Finally, I put up the last part of ‘Winter’ last week, and for my next post I think I should put up something a little, well, warmer and more cheerful! So probably a re-post of one of my Indian posts, one from a few years back that my follower may not have already seen. And perhaps I’ll tweak it a little.

Probably.

Sunday Supplement – 1

This arrived at the beginning of the week: the new CD from Belbury Poly on Ghost Box Records. I listened to the podcast of Uncanny Landscapes #5 interviewing Jim Jupp (The Belbury Poly) back in September, and had been meaning to buy this since then. Inspired by British myth and legend, The Gone Away is essentially ambient electronic music. One review has it: …this haunting, immersive album that it feels like a nod to Ghost Box’s roots: where Jupp, working alone this time, is a channel for ancient, rustic strangeness, passed through the filter of some long-forgotten children’s TV series. I think it’s brilliant, and I’ve been listening to it for much of the week.

I finished re-reading Beowulf, the version translated by Seamus Heaney who is a poet I much admire. Most people know the story, or at least know that Beowulf is a great warrior who fights and kills the monster Grendel in what we think of as Anglo-Saxon times, although the story is somewhat more complex than that. I have read a lot of Anglo-Saxon poetry over the years, and I’ve frequently been disappointed by it. There is very little of it surviving – if it was ever written down at all, it has been largely lost – and what there is dates from the end of that period, when the Saxons had been converted to Christianity. This means it is frequently a strange and jarring combination of bloodthirsty adventure and po-faced sermonising. Fortunately, Beowulf largely escapes the latter, and Seamus Heaney’s translation is both beautiful and dark.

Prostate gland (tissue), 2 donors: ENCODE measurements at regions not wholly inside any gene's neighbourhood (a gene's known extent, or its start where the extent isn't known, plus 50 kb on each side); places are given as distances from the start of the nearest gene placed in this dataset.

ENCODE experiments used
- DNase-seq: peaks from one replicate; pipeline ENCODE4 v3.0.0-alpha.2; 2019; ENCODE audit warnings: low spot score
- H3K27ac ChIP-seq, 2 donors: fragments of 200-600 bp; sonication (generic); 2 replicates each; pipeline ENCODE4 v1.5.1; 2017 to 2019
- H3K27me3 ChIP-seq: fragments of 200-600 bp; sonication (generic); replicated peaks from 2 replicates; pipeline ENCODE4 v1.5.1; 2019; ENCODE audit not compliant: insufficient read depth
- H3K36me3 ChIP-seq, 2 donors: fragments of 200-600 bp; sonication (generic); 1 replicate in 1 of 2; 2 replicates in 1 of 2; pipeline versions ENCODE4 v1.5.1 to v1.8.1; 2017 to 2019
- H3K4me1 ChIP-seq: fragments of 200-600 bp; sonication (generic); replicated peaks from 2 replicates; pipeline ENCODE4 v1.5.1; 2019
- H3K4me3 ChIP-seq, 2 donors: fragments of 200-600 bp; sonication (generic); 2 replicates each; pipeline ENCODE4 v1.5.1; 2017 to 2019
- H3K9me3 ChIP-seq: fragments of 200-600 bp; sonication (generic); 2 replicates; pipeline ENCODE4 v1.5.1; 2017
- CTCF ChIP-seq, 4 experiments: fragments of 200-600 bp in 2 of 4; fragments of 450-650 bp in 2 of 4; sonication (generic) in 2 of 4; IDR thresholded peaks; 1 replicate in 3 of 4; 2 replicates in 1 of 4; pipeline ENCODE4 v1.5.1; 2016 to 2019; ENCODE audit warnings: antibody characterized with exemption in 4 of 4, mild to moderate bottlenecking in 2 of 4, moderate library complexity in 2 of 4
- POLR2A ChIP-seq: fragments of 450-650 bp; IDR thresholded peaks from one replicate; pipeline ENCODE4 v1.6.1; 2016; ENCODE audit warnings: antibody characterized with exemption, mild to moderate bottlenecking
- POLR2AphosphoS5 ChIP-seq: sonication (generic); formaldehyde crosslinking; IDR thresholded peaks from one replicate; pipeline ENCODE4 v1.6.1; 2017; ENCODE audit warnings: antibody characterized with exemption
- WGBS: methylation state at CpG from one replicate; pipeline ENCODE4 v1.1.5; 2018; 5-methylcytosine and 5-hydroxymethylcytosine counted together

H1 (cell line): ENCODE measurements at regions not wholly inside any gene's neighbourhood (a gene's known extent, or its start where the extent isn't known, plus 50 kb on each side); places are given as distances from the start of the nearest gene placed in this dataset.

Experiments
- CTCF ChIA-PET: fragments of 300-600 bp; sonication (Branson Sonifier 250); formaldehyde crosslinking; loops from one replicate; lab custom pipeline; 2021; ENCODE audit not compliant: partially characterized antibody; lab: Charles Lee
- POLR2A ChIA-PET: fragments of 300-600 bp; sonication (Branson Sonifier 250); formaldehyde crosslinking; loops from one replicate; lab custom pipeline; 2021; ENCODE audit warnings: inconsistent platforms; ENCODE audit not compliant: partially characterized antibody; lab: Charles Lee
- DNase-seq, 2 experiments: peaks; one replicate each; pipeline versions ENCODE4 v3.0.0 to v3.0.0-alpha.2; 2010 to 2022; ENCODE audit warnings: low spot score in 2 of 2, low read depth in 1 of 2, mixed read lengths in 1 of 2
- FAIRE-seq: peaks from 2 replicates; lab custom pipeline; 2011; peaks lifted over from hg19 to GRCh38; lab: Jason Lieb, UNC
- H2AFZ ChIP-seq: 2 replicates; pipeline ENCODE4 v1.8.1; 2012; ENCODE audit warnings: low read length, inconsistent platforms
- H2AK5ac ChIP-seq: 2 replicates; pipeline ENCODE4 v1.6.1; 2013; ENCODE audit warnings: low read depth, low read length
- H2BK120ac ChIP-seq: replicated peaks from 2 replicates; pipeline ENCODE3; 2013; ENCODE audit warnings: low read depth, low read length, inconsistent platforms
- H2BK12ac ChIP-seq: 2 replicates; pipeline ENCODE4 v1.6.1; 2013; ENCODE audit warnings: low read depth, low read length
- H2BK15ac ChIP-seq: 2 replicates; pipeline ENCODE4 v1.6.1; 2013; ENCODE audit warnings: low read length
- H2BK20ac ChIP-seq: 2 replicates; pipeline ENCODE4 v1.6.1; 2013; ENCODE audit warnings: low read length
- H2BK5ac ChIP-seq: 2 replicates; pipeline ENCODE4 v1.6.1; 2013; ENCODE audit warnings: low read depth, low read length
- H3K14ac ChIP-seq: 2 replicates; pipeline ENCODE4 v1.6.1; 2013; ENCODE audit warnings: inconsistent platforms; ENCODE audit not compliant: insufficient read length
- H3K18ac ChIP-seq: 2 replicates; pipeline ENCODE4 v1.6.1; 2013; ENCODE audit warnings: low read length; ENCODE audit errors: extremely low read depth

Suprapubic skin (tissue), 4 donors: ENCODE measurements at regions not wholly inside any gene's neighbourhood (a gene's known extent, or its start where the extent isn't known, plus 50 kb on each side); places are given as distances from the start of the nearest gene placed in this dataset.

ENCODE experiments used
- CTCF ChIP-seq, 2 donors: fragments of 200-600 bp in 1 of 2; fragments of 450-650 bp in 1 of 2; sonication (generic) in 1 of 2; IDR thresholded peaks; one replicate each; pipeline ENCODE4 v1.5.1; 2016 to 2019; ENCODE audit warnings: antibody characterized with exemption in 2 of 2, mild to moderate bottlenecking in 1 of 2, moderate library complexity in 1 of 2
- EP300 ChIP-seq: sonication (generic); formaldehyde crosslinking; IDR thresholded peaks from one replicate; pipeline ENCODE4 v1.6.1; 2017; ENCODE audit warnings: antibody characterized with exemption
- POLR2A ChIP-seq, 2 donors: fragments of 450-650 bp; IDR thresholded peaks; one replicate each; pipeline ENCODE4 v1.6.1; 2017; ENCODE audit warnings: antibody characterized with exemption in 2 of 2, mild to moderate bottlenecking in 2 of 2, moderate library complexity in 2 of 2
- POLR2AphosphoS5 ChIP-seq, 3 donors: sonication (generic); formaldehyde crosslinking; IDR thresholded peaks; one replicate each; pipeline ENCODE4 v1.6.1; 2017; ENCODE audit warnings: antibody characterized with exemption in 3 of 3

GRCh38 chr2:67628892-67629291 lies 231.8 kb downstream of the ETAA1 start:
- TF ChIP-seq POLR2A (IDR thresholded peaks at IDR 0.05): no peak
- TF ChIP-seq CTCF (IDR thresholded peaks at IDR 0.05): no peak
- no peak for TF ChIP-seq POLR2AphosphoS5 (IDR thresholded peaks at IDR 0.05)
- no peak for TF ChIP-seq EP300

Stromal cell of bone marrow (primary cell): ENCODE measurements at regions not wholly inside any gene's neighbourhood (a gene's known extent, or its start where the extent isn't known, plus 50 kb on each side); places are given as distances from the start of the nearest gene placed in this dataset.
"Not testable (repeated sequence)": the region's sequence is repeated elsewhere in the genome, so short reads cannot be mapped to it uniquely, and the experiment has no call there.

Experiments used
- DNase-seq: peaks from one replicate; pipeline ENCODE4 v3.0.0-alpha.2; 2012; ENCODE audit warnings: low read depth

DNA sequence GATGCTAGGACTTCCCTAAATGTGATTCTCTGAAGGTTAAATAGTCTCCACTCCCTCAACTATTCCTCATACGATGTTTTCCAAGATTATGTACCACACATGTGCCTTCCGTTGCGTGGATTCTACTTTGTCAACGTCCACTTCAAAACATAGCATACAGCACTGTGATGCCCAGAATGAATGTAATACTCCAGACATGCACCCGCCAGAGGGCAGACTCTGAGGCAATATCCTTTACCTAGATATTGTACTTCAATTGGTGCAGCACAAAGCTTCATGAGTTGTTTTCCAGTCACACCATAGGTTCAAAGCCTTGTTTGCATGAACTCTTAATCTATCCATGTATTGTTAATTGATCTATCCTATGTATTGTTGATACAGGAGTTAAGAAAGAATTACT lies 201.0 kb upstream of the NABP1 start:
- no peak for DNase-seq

And, by strange coincidence, on my previous post (Winter – 3) Greg posted a comment mentioning Beowulf, although he could not know I had finished reading it the previous day.

But now I’m reading My Name is Red by Orhan Pamuk. This is the second time I’ve read it, and the first time I read it quickly and enjoyed it, but knew I needed to immerse myself in it more slowly. This time around, I began it in the spring and only got halfway through, for some reason really struggling with it. But I’ve picked it up again and now I’m finding it much easier going. Set in Istanbul in the sixteenth century, it is a murder mystery, love story and discussion on the power of art, with religion and intrigue chucked in for good measure.

It’s been a bit of a grey week, weather-wise, although we’ve had the odd spell of sunny weather. Yesterday we had a dodging-the-showers walk over the nearby common, and spent a while mulling over the age of this oak. I reckoned it might be three hundred to three hundred and fifty years old, while Sabina plumped for five hundred.